6.  Integration with Enterprise Systems

As so many enterprise systems – classified and unclassified – were developed without modern mobile devices in mind, they naturally do not offer ideal connectivity to modern mobile devices ‘out of the box’.   If the full value of mobile applications is to be attained, these enterprise systems will need to be adapted to deliver mobile-consumable content and capabilities.  In some cases, this may be as simple as exposing some available APIs in JSON format via RESTful methods.  In others, this may entail connecting the enterprise system to another tool that effectively ‘bolts-on’ a mobile-friendly API.  In others, it may entail re-writing the system and developing wholly new APIs.  Knowing the mobile data needs, the source data systems and the complexity of adapting those source data systems for mobile is key to determining the overall feasibility, cost and schedule of the particular mobile initiative.  If integrating data from multiple systems, the added complexity of authenticating with multiple databases comes into play.  This could necessitate the building of a consolidated database or date warehouse to support the mobile use case.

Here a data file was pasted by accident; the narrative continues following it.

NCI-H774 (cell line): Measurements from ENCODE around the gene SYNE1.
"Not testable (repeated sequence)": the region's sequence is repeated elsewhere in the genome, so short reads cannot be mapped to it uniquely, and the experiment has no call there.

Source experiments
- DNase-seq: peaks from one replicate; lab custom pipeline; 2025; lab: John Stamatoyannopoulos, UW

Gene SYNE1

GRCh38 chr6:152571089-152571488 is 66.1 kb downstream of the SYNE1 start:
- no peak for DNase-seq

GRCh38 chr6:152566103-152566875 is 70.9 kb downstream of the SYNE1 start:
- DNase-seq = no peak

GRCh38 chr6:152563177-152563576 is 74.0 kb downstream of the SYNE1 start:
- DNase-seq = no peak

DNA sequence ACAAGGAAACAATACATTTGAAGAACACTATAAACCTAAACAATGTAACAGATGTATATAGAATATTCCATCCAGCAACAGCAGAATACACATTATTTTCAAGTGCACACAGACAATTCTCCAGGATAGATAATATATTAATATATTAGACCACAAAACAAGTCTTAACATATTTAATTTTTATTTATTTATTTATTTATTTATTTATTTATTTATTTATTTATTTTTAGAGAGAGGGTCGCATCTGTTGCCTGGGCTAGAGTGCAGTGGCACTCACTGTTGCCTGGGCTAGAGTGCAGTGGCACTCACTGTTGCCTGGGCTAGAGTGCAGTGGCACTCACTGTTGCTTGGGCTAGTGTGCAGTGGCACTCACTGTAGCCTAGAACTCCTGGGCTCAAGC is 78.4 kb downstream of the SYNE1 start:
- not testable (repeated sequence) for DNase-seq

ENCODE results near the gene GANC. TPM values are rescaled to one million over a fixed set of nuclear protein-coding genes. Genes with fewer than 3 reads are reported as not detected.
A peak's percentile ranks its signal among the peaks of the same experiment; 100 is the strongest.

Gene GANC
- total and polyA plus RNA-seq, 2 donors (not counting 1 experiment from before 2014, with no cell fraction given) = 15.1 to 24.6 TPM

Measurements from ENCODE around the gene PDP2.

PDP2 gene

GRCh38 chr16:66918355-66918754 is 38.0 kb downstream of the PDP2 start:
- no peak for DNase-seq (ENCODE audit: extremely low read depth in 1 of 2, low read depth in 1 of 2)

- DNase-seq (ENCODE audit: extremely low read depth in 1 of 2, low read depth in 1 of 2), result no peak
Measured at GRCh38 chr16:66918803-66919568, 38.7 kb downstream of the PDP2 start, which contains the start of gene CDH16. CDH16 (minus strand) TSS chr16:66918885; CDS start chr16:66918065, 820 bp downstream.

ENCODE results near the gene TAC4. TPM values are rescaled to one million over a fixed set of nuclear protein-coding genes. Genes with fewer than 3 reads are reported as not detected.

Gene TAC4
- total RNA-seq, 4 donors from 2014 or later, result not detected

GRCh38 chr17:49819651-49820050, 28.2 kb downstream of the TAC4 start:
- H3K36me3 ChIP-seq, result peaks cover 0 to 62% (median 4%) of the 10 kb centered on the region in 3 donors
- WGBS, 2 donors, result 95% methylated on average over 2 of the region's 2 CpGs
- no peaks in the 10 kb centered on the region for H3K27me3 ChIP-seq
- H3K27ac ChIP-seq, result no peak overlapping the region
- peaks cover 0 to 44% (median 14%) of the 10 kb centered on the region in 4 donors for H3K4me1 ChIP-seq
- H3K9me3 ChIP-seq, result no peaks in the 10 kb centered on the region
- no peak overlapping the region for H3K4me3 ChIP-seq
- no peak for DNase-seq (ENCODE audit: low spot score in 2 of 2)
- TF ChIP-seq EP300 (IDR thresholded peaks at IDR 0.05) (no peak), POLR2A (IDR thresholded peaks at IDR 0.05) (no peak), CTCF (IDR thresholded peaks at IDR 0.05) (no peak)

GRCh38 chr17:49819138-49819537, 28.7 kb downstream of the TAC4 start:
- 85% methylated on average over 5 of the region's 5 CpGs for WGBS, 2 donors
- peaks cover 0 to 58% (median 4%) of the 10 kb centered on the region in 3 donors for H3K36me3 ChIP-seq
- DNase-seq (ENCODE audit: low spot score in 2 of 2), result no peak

7.  Leveraging Technology and Lessons Learned from Other Industries

As different as their missions are from other industries, the DoD and Security communities recognize that other industries have faced and tackled many similar issues – especially around security.  The Financial Services and Healthcare industries in particular are ones that have developed technologies, standards and policies that can be leveraged – at least as starting points for handling classified data.  In addition, taking a page out of the consumer market’s ‘app store’ concept, several services are planning their own app marketplaces.   These will not only make apps easier to deliver to users, but will also allow publishing by others outside of the traditional channels.  This would enable ‘grass roots’ development to meet urgent needs, create innovative solutions and to tackle unforeseen problems – naturally with some review and approval before publishing.

Final Thoughts